Nima Arkani-Hamed was born in April 5th 1972 and is an Iranian-American theoretical physicist with interests in high-energy physics. Arkani-Hamed is now on the faculty at the Institute for Advanced Study in Princeton, New Jersey. He was formerly a professor at Harvard University and the University of California, Berkeley.
Arkani-Hamed’s parents are both Iranian physicists. His father was chairman of the physics department at Sharif University of Technology in Tehran.
Arkani-Hamed graduated from the University of Toronto with a Joint Honors degree in Mathematics and Physics in 1993, and went to the University of California, Berkeley, for his graduate studies. The majority of his graduate work was on studies of supersymmetry and flavor physics. His Ph.D. dissertation was entitled “Supersymmetry and hierarchies”. He completed his Ph.D. in 1997 and went to SLAC at Stanford University for post-doctoral studies.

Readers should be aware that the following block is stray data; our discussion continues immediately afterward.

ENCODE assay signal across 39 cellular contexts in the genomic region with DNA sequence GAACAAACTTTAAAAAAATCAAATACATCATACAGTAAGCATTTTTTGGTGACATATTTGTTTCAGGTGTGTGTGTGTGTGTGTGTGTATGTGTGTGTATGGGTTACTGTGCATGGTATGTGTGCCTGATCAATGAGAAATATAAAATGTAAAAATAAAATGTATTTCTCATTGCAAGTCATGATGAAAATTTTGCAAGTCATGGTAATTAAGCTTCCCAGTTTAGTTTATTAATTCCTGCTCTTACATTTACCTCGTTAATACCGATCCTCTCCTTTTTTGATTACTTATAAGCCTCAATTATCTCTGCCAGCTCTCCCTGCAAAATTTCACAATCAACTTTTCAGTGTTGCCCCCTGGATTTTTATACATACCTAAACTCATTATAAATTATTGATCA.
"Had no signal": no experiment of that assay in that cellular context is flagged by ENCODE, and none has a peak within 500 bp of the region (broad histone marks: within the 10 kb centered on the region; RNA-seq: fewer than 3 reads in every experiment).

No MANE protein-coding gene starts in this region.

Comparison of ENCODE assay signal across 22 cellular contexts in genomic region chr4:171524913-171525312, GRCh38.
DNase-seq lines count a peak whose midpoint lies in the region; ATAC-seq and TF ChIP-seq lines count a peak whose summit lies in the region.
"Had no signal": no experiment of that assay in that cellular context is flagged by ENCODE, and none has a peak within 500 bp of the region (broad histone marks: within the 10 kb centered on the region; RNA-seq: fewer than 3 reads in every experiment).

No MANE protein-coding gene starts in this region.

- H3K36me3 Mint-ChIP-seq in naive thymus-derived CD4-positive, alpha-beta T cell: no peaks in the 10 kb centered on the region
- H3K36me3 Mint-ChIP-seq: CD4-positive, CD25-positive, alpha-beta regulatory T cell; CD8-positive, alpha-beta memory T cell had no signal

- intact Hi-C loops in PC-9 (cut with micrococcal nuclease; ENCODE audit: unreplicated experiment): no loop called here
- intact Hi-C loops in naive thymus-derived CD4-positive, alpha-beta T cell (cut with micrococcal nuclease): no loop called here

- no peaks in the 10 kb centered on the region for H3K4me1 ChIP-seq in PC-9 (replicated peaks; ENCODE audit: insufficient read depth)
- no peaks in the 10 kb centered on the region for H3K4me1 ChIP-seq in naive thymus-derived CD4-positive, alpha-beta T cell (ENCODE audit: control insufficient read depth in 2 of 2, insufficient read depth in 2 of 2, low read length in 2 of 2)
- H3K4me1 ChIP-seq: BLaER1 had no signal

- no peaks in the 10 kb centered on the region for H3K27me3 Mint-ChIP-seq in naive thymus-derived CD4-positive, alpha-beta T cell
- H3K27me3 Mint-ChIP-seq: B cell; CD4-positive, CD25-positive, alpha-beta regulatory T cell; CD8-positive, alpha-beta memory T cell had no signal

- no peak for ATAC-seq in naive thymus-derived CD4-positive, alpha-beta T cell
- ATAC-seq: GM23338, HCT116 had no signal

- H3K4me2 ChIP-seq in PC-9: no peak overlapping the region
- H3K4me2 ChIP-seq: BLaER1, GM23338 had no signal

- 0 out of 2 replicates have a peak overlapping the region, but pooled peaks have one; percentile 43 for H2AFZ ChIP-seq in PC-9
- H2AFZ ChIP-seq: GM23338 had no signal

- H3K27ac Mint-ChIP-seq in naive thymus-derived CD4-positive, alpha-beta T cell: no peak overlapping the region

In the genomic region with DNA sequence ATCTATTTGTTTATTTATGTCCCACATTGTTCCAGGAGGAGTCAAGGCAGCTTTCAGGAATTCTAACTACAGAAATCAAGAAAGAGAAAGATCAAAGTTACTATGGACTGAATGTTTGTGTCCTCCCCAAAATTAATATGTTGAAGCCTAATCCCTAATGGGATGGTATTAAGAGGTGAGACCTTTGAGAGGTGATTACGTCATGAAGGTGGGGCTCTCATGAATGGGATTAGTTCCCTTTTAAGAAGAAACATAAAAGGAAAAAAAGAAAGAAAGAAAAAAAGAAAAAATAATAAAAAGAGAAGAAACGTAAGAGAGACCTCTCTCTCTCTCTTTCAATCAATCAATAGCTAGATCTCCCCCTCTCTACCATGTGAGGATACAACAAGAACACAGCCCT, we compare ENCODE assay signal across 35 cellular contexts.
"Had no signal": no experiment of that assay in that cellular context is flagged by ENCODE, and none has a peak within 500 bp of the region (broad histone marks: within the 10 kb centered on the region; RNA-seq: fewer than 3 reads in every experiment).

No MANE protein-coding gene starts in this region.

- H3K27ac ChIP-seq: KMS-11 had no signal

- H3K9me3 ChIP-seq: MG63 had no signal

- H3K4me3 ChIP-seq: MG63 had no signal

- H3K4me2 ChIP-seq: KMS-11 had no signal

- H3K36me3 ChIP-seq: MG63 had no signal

In 1999 he joined the faculty of the University of California, Berkeley physics department. He took a leave of absence from Berkeley to visit Harvard University beginning January 2001. Shortly after arriving at Harvard he worked with Howard Georgi and Andrew Cohen on several ideas. These ideas eventually led to the development of Little Higgs theories.
He officially joined Harvard’s faculty in the fall of 2002. Arkani-Hamed has appeared on various television programs and newspapers talking about space, time and dimensions and the current state of theoretical physics. In 2003 he won the Gribov Medal of the European Physical Society, and in the summer of 2005 while at Harvard he won the ‘Phi Beta Kappa’ award for teaching excellence. In 2008 Arkani-Hamed won the Raymond and Beverly Sackler Prize given at Tel Aviv University to young scientists who have made outstanding and fundamental contributions in Physical Science. He was elected a Fellow of the American Academy of Arts and Sciences in 2009.
Since 2008 he had been a Faculty member of the Institute for Advanced Study at Princeton.